The Harris’s sparrow, like the blue-gray gnatcatcher, is a ways out of its typical range. Usually found in the central part of North America, the Harris’s sparrow breeds in the central Arctic and spends the winter in south-central United States. This particular bird has been regular at this small urban park and was feeding with a mixed flock of sparrows including golden-crowned sparrows, white-throated sparrows and house sparrows.
None of the birds seemed to be too disturbed by the regular traffic of cyclists, joggers, people walking dogs or parents pushing their kids through in strollers. They’d flush into the underbrush and then slowly re-emerge once things had calmed down. Again, it wasn’t possible to get close enough with my lens to get a good photograph, but I was content to simply watch the birds feeding in the old leaves at the edge of the path.
From here I headed to Fisherman’s Wharf to check out the brown pelicans that have been staking claim to Victoria Harb0ur. Much more common in the winter in southern California, these new arrivals have been putting on an incredible show. From Fisherman’s Wharf at Laurel Point one gets a great view of Pelly Island where they roost, and from where they venture out into the harbour to feed. I had some great looks through my binoculars and even got a spectacular fly-by as a juvenile cruised along just below the wharf. Amazing how big these birds are up close.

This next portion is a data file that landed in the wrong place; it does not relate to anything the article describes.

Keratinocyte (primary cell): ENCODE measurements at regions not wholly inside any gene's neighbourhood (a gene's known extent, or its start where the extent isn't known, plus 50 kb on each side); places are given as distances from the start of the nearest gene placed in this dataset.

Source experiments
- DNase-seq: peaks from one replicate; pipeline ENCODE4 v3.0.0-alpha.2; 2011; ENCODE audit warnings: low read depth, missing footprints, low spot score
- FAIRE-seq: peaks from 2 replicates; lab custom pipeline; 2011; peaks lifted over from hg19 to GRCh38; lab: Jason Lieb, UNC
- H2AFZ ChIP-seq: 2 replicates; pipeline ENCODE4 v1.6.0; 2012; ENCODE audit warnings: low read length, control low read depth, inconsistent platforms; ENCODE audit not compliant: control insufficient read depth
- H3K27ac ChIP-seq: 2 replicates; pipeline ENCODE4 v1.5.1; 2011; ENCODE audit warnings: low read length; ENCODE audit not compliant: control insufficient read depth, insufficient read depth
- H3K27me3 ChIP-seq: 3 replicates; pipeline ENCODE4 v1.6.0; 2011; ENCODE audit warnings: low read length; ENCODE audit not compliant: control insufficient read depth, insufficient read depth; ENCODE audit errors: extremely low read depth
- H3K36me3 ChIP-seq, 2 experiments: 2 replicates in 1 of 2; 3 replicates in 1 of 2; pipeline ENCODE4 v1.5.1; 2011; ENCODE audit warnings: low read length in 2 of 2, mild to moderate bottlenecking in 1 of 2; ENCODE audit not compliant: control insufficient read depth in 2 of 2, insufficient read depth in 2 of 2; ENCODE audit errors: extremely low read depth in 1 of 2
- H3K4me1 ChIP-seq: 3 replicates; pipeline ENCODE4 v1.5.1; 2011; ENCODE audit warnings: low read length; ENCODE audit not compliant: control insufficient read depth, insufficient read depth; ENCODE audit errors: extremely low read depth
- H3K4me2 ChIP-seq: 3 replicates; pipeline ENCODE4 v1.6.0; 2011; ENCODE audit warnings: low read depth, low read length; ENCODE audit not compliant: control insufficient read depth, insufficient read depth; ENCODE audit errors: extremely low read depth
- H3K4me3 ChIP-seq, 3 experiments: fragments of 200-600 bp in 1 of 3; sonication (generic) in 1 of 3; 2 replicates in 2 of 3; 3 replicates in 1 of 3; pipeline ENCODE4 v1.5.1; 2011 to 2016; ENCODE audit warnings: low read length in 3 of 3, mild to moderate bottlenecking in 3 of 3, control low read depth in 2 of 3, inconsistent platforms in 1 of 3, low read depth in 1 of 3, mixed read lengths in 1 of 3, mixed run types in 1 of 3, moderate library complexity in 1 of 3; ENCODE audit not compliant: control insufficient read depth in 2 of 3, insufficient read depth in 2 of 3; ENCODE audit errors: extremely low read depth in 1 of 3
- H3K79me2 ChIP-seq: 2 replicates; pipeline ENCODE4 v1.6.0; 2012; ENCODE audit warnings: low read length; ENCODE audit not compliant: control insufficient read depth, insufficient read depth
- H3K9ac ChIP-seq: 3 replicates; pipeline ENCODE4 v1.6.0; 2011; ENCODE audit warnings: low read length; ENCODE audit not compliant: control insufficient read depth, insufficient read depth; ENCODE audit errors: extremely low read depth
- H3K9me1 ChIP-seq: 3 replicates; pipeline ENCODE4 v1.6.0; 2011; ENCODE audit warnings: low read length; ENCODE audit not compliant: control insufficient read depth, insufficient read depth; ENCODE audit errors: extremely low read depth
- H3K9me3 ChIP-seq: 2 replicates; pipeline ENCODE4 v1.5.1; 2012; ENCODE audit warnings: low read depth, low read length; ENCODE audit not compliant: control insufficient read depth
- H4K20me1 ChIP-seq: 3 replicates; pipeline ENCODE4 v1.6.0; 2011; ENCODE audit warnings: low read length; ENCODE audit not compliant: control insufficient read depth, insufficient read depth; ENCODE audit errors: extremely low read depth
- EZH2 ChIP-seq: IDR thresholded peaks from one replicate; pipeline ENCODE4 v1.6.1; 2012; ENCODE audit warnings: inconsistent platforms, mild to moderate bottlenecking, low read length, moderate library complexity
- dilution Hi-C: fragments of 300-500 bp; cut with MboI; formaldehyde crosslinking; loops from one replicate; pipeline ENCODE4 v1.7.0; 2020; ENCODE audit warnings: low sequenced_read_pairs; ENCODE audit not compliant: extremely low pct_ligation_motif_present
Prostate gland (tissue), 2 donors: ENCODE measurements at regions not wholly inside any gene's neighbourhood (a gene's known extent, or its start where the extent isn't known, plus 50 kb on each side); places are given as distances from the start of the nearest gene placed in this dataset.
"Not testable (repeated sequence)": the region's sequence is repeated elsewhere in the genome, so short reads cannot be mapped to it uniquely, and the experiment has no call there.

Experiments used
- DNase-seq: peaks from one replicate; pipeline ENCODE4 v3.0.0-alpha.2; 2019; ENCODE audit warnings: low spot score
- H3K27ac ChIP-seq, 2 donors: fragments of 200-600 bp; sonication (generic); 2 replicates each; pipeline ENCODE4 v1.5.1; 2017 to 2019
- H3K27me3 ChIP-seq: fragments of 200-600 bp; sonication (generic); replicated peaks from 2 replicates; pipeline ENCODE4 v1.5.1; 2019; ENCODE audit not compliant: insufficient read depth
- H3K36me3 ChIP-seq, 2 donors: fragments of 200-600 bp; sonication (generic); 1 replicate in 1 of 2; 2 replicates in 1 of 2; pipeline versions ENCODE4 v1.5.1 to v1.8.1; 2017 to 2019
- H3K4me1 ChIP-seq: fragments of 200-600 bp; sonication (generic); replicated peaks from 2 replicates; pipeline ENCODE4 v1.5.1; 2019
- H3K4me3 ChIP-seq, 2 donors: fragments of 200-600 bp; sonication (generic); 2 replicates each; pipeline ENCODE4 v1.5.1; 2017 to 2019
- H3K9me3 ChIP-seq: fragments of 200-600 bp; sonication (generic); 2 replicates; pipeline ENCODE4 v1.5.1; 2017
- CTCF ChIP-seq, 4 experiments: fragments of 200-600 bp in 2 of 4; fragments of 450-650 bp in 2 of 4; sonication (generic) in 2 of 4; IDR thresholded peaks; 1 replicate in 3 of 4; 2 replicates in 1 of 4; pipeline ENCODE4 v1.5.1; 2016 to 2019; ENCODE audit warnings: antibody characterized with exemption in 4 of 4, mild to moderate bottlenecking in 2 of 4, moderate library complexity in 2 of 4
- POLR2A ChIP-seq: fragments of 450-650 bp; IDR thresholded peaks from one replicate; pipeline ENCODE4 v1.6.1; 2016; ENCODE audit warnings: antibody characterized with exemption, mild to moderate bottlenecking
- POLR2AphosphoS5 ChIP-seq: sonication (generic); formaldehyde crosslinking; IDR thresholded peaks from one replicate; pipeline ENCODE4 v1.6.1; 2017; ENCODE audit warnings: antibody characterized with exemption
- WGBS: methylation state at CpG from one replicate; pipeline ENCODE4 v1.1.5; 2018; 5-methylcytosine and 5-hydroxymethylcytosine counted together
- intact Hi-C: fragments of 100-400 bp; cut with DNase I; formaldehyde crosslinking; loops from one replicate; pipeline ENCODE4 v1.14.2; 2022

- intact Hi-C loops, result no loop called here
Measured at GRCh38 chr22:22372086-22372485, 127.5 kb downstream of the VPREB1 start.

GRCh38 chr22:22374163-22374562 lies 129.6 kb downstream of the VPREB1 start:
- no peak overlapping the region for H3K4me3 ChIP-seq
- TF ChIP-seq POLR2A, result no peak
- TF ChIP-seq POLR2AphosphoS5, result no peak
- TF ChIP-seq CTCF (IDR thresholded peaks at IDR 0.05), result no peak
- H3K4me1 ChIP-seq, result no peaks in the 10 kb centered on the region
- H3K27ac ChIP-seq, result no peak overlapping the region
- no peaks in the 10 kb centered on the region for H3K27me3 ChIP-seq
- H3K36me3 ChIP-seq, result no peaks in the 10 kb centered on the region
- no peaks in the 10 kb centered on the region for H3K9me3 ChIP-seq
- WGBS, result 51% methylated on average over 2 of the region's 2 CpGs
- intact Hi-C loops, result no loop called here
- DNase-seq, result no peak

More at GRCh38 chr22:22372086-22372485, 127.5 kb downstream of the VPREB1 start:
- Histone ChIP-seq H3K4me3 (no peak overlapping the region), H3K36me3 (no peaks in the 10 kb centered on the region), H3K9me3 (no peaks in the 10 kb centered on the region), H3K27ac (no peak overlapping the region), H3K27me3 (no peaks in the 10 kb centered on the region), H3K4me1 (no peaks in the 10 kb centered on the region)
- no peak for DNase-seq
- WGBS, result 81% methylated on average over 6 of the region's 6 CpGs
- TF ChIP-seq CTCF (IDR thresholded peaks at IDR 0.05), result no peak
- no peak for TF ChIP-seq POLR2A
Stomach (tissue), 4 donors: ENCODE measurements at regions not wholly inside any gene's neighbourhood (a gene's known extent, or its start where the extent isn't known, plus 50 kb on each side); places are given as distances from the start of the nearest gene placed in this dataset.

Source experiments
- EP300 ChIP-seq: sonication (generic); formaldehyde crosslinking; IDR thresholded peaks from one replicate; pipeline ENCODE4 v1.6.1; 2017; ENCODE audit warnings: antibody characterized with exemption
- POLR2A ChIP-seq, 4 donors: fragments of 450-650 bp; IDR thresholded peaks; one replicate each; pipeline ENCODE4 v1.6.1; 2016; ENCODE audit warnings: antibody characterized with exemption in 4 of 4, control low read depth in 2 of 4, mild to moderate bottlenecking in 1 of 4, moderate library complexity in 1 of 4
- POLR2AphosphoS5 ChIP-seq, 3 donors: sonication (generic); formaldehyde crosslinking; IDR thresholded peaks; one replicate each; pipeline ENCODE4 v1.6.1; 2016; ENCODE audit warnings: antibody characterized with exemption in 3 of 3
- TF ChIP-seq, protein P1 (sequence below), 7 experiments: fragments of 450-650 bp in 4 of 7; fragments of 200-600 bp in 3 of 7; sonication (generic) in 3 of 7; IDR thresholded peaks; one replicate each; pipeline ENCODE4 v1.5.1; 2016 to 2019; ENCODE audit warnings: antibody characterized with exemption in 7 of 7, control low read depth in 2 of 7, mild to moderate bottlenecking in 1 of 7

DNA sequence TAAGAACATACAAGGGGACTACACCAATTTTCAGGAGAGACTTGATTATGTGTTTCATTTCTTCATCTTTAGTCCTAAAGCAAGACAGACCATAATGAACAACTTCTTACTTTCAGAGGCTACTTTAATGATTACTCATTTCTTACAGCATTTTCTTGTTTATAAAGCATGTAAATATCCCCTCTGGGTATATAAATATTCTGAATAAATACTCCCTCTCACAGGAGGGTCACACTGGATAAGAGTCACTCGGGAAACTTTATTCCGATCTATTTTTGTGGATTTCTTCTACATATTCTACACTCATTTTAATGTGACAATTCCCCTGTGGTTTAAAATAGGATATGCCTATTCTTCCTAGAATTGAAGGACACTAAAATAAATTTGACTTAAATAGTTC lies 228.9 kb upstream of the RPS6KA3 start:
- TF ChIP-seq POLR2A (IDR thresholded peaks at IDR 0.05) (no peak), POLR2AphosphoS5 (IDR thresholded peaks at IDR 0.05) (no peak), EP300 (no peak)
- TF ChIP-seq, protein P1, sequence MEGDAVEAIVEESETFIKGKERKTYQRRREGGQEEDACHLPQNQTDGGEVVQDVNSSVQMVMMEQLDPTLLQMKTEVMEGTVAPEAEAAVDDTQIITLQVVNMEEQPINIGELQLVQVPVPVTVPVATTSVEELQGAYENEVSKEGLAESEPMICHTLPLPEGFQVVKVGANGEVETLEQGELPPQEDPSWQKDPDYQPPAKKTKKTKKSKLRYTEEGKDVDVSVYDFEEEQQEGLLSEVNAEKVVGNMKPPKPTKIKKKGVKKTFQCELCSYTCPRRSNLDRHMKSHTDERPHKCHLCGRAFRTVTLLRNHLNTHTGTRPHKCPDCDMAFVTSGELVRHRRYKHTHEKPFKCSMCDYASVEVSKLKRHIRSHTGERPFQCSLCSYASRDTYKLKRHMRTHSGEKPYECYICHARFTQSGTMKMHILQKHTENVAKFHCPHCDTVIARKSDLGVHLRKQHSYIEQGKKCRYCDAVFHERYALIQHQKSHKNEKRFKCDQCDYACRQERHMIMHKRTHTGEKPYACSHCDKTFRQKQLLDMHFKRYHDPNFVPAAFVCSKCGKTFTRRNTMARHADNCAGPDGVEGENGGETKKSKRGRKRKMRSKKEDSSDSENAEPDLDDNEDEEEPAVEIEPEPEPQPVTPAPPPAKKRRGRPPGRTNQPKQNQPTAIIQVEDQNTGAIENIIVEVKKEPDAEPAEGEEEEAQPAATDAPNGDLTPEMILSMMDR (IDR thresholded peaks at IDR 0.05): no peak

It was great to spend a little time in Victoria birding—there always seems to be something unusual popping up in this southernmost part of Vancouver Island. We’re planning on taking a family trip later in the month and hopefully there’ll still be a few odd birds around. I did miss the palm warbler (Setophaga palmarum) at Panama Flats on this trip so it would be nice if it stuck around for a couple more weeks …
About the Photographs:
All photographs courtesy of Victoria photographer Ted Ardley and used with his permission. Check out Ted’s Flickr Photostream for more great images of these and other birds.
I started at Swan Lake which is fairly easy to access via McKenzie Avenue. Turn off McKenzie onto Rainbow Street. At the “T” intersection turn left onto Ralph Street and follow it to the parking lot of the Nature Sanctuary. The trail isn’t signed Tuesday Pond, but there is a marker for Outer Loop (?) Trail where it begins. Fairly flooded in December, rubber boots recommended.
From Swan Lake, I backtracked from Ralph Street, right onto Rainbow Street, right onto Sevenoaks Road, and then left onto Nelthorpe Street. This convoluted exit is necessary so that you can turn left onto McKenzie to take you to Hyacinth Park (no left turn possible at Rainbow and McKenzie).
Follow McKenzie toward the Pat Bay Highway and continue to Burnside Road West (if you cross the Trans-Canada Highway you’ve gone too far). Turn right onto Burnside and look for Marigold Road. Turn right onto Marigold which will take you to Interurban Road. Turn left onto Interurban, then right onto Hyacinth Avenue. This short road will take you to the parking area of the park. Search this area and particularly the pathway for the Harris’s Sparrow.
For the Fisherman’s Wharf – you’re on your own to get to downtown Victoria. Once there, follow Belleville along the waterfront and work your way through the maze of streets until you get to St. Lawrence Street (zoom into the Google Map for details). Rather than parking in the Fisherman’s Wharf parking area, continue to Erie Street and park alongside the road there—you should be able to get a spot and won’t have to pay for parking. The wharf at the far end of Fisherman’s Wharf (farthest from the parking area) has the best views of Pelly Island. Note that you’ll get good views from the Songhees Walkway on the opposite side of the harbour as well.